Water Propagation
Photograph by John Merkl.
Above: Photograph by John Merkl.

Another similar method is to place your cuttings in a glass of water.


How to do it: Place a cutting in a jar of cool water and wait until white roots start presenting themselves. When the roots get to be about a half-inch long, remove from the water and plant in potting soil. If you wait too long, the roots will not acclimate to soil because they will have come to believe they are water plants.

What are some of the easiest houseplants to propagate?
Ready to plant, lithops with healthy root structures. See more in Gardening data-src=
Above: Ready to plant, lithops with healthy root structures. See more in Gardening 101: Lithops. Photograph by Yellowcloud via Flickr.

I will not lie and say I have attempted propagation of every houseplant. In fact, my main success stories involve the characters spider plant, jade plant, pothos, and mother-in-law’s tongue. But in general, the best indoor plants to try to propagate (including those I mentioned) are generally hardy and quick-growing: Consider coleus, begonia, scented geranium, Swedish ivy, and African violet.

What are the most difficult houseplants to propagate?
Horticulturalist Sarah Scott of Botanic Creative hosts workshops for houseplant lovers. For more information, see Botanic Creative.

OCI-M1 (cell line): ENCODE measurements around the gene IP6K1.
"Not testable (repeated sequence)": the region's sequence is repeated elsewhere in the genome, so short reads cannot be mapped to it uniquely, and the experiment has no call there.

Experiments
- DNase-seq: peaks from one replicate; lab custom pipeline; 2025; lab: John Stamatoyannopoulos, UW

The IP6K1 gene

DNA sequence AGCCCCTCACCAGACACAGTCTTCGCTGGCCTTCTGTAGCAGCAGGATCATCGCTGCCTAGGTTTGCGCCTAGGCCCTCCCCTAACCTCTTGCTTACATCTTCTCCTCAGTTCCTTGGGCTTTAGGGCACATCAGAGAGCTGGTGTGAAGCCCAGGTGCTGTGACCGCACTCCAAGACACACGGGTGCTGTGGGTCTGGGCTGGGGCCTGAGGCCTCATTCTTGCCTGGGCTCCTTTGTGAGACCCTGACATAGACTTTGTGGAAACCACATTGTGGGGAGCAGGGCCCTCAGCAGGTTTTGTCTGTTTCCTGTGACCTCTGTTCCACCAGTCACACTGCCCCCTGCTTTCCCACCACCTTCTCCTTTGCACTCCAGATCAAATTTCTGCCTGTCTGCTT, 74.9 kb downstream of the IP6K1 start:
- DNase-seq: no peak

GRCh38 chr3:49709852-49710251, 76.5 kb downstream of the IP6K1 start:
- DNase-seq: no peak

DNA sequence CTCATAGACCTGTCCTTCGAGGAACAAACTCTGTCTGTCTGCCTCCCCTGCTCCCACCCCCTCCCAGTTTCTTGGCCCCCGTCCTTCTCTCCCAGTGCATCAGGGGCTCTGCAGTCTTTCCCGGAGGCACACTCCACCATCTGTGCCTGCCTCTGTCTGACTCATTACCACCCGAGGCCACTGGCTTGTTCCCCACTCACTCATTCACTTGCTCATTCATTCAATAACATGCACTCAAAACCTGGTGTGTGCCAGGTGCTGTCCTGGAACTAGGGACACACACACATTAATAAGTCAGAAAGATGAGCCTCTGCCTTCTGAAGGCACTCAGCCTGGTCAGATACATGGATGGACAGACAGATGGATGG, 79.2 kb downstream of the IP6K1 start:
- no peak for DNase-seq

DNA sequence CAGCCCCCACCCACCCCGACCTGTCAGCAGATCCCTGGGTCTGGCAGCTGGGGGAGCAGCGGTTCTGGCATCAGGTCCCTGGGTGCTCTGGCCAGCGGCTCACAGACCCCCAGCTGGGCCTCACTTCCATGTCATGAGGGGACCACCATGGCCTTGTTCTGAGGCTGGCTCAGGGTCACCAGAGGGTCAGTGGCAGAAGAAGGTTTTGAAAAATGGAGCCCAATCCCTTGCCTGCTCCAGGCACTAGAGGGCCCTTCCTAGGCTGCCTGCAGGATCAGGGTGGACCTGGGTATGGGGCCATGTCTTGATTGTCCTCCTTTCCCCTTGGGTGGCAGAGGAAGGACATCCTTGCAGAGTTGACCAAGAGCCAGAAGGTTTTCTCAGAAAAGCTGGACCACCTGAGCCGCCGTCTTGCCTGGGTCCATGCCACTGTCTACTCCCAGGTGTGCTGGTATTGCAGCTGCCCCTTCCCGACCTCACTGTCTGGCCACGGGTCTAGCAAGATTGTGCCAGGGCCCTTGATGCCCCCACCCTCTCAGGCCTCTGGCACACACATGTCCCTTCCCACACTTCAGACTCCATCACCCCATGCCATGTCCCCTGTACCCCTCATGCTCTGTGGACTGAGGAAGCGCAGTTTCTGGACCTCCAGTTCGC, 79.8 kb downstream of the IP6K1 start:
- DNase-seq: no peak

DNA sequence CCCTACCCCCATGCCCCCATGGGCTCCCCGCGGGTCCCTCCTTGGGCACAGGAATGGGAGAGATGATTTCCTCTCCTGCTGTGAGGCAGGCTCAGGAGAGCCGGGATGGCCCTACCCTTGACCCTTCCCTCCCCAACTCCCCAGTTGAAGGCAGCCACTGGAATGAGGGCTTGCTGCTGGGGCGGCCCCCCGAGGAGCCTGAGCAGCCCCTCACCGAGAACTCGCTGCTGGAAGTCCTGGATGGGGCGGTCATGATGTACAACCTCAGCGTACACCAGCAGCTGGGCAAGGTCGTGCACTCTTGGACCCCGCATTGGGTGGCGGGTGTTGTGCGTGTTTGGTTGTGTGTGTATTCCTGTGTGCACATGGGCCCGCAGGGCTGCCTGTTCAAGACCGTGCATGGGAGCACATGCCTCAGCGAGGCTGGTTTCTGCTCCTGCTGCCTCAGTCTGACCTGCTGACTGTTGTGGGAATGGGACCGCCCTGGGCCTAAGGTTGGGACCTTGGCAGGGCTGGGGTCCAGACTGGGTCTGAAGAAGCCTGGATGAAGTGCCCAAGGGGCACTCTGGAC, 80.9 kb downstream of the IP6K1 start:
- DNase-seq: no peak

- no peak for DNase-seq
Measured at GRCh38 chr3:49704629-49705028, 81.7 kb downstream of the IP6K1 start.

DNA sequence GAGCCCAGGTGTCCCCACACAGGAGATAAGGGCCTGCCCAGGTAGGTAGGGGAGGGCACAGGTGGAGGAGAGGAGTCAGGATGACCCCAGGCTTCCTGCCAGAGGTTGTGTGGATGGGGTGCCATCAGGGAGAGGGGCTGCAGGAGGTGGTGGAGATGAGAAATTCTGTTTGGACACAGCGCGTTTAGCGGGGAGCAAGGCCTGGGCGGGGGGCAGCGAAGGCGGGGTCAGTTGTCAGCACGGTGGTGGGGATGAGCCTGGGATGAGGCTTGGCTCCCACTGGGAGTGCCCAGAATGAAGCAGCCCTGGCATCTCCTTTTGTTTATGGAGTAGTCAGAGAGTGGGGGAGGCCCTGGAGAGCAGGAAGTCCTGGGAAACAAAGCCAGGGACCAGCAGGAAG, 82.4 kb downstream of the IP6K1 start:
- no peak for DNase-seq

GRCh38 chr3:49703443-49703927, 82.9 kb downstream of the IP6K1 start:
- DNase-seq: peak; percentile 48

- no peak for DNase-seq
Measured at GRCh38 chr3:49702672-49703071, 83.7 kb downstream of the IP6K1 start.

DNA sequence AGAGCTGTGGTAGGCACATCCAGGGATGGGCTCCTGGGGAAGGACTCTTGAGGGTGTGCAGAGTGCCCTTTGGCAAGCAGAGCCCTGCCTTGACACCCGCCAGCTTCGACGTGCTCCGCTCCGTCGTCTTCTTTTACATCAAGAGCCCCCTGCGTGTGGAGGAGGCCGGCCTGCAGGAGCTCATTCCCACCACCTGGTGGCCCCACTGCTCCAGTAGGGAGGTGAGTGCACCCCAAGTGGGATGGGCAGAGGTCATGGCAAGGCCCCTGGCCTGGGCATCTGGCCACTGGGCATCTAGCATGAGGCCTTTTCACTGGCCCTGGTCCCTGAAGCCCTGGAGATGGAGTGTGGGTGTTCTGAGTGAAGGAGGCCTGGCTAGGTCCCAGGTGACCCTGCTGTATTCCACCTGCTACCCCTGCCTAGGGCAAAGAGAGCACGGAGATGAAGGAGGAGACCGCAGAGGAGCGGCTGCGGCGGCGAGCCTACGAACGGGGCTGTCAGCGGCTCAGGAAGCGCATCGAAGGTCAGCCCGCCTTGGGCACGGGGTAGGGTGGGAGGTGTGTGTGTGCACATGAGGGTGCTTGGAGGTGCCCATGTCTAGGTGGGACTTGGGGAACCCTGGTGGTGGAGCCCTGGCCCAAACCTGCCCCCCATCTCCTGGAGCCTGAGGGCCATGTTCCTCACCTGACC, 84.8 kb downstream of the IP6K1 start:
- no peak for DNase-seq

Above: Horticulturalist Sarah Scott of Botanic Creative hosts workshops for houseplant lovers. For more information, see Botanic Creative.

Unfortunately, despite generous pampering (and plant prayers), some indoor plants are difficult to clone. Not surprisingly, variegated selections can be challenging because variegation is a mutation that can vary in stability, meaning the plant could potentially revert to solid green.

Pothos 
Above: Pothos ‘Marble Queen’ has white variegation and is slower growing than other varieties. It looks excellent in a white pot. See more at Pothos: A Field Guide to Planting, Care & Design. Photograph by Mimi Giboin.

Other factors that may make it difficult to propagate: A sickly plant will obviously provide less than favorable results, as will a plant notorious for fickleness (such as Calathea ornata,which is super sensitive to temperature fluctuations).

Do I need any special equipment?
Photograph courtesy of Needles and Leaves. For more, see DIY: How to Root Succulents.
Above: Photograph courtesy of Needles and Leaves. For more, see DIY: How to Root Succulents.

Unless propagation is your full-time job (and therefore you’re talking about supplies such as thermometers, grow lights and greenhouses), there are only a handful of required materials needed: quality potting soil, a sharp, clean knife or pair of clippers, small starter pots, and rooting hormone you can find at most garden centers.

An aloe offshoot, ready to repot. See more at Aloe src=
Above: An aloe offshoot, ready to repot. See more at Aloe 101: A Field Guide to Planting, Care & Design. Photograph by Justine Hand.
How long does it take for new roots to form?
See more at How to Care for Aloe Vera, the Plant of Immortality. Photograph by Justine Hand.
Above: See more at How to Care for Aloe Vera, the Plant of Immortality. Photograph by Justine Hand.

Every plant’s growth rate varies as do the variables involved in propagating, such as the humidity level and temperature in your house, the amount of moisture you give the plant, and the health of the “mother plant.” Plus, a bit of luck always affects the outcome in the world of gardening. With that said, however, expect to see some action in anywhere from one to two weeks.


See more growing tips in our curated Garden Design guides for Succulents, Houseplants,and Vines & Climbers.